Responsibility. For All.
Jonathan Martin at Politico considers Obama’s speech on fatherhood “includes some remarkable language about absentee dads that only he could deliver.”
But I don’t believe it’s true that only one person could give such a speech.
Yes, he’s eloquent. And yes, he’s African-American. But there’s some critical substance that shouldn’t be overlooked.
Consider that when Bill Cosby delivered a similar speech, he suffered far more criticism from other African-Americans than Obama did. Why is that?
In the great Ta-Nehisi Coates Atlantic article on Cosby, Coates notes that Cosby’s lectures are part of “the ‘organic’ black conservative tradition: conservatives who favor hard work and moral reform over protests and government intervention, but whose black-nationalist leanings make them anathema to the Heritage Foundation and Rush Limbaugh.”
Whereas Obama’s speech coupled personal responsibility with shared responsibility.
Dana Goldstein of Tapped observed that Obama’s speech “avoided falling into conservative tropes by admitting that while two-parent households are one solution to the challenges facing poor children, social services are necessary as well,” citing the following passage from the prepared text:
We should be making it easier for fathers who make responsible choices and harder for those who avoid them.
We should get rid of the financial penalties we impose on married couples right now, and start making sure that every dime of child support goes directly to helping children instead of some bureaucrat. We should reward fathers who pay that child support with job training and job opportunities and a larger Earned Income Tax Credit that can help them pay the bills.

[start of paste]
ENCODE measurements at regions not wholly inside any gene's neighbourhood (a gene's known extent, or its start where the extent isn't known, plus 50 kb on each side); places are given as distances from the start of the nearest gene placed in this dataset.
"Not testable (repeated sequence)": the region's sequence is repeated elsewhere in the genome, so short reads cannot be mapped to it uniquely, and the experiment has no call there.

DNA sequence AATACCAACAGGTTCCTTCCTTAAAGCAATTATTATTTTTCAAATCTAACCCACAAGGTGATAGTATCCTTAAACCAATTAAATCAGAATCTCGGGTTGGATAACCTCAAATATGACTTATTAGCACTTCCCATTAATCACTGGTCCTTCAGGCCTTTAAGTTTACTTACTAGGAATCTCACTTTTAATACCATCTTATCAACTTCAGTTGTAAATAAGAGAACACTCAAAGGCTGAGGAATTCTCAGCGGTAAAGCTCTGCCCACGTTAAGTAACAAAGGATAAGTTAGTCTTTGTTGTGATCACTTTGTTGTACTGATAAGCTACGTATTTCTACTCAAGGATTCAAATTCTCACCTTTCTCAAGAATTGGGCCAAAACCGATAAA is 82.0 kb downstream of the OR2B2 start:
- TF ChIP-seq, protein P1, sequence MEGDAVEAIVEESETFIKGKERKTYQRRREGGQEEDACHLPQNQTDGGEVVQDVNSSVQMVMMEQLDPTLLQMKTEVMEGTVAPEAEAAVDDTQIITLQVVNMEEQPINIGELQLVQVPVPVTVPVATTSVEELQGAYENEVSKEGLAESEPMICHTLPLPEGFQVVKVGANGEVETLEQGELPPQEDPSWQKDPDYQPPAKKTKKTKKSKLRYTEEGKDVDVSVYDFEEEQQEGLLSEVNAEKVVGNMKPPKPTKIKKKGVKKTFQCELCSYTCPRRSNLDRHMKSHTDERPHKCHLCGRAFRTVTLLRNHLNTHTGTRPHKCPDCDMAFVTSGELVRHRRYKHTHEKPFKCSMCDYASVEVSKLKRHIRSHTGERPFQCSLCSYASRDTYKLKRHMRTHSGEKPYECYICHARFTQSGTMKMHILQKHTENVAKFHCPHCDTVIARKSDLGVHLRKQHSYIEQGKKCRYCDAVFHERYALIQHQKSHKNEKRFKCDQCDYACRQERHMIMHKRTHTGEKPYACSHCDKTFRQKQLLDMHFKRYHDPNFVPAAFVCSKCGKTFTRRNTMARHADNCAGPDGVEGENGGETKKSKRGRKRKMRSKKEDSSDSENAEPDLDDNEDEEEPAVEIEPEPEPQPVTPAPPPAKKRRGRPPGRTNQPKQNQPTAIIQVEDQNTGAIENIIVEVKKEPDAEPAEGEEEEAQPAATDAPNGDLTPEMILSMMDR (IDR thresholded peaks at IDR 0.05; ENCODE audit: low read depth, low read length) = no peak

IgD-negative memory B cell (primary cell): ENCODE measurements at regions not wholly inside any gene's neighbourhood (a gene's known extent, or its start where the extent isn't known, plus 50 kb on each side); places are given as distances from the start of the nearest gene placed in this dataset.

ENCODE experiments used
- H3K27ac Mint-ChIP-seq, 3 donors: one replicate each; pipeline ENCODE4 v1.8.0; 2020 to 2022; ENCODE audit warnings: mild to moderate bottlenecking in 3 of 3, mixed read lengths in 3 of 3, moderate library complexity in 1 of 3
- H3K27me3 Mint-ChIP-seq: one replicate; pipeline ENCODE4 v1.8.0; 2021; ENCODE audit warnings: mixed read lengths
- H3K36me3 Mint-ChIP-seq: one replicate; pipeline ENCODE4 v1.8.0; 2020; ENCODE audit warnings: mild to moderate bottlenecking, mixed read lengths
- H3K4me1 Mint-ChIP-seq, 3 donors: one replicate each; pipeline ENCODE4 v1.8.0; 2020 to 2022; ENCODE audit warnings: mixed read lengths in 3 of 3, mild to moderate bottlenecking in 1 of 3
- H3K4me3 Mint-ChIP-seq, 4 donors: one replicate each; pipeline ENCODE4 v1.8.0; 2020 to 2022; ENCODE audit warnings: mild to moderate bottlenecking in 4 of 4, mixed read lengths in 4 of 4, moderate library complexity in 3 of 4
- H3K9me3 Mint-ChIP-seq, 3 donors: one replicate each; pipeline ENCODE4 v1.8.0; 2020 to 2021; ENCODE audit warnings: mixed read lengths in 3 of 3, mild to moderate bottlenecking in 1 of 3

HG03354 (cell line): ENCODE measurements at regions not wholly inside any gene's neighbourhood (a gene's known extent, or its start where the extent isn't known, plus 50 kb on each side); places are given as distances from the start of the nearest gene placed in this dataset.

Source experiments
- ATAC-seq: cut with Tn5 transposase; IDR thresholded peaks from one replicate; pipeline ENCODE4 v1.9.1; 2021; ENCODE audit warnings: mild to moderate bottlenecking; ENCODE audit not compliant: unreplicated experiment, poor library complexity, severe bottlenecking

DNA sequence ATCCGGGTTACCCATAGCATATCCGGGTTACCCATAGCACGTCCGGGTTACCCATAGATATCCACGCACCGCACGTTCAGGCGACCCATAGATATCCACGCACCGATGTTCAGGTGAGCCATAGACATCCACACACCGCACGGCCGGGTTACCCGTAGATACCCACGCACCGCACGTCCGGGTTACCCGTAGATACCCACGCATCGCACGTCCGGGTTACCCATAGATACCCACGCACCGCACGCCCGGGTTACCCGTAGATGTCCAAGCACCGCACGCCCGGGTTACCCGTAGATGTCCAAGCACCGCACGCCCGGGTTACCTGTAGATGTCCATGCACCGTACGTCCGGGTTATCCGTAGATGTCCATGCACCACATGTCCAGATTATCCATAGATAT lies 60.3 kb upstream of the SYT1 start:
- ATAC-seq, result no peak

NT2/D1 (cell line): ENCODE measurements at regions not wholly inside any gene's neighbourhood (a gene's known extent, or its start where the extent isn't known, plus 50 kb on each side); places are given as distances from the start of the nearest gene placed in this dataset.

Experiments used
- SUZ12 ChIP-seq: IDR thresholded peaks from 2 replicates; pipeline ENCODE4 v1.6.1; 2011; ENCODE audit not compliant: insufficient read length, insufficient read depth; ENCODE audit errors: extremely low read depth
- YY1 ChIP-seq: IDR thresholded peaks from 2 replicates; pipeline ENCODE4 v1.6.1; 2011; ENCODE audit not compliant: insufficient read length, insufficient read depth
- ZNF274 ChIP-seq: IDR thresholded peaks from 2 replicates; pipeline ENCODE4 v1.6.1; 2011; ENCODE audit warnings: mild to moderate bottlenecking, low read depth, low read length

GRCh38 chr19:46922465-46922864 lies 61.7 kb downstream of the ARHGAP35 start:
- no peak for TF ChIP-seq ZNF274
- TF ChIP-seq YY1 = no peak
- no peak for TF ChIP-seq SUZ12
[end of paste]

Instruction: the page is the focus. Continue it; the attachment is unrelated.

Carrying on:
We should expand programs where registered nurses visit expectant and new mothers and help them learn how to care for themselves before the baby is born and what to do after - programs that have helped increase father involvement, women’s employment, and children’s readiness for school.
We should help these new families care for their children by expanding maternity and paternity leave, and we should guarantee every worker more paid sick leave so they can stay home to take care of their child without losing their income.
And it’s not just that Obama made such a linkage in a single speech, but the themes of personal responsibility and shared responsibility have been woven throughout the campaign.
He has established credibility as a leader who is willing to invest our government’s resources for the common good, with the understanding that our government can’t effectively step up to solve problems if we as a people don’t step up in response.
Therefore, his exhortations cannot be easily rejected as cold, callous finger-pointing, but more easily embraced as tough love, since it is backed up with substantive compassion.
You don’t have to be a great speaker to make the connection between personal responsibility and shared responsibility.
Though of course, it doesn’t hurt.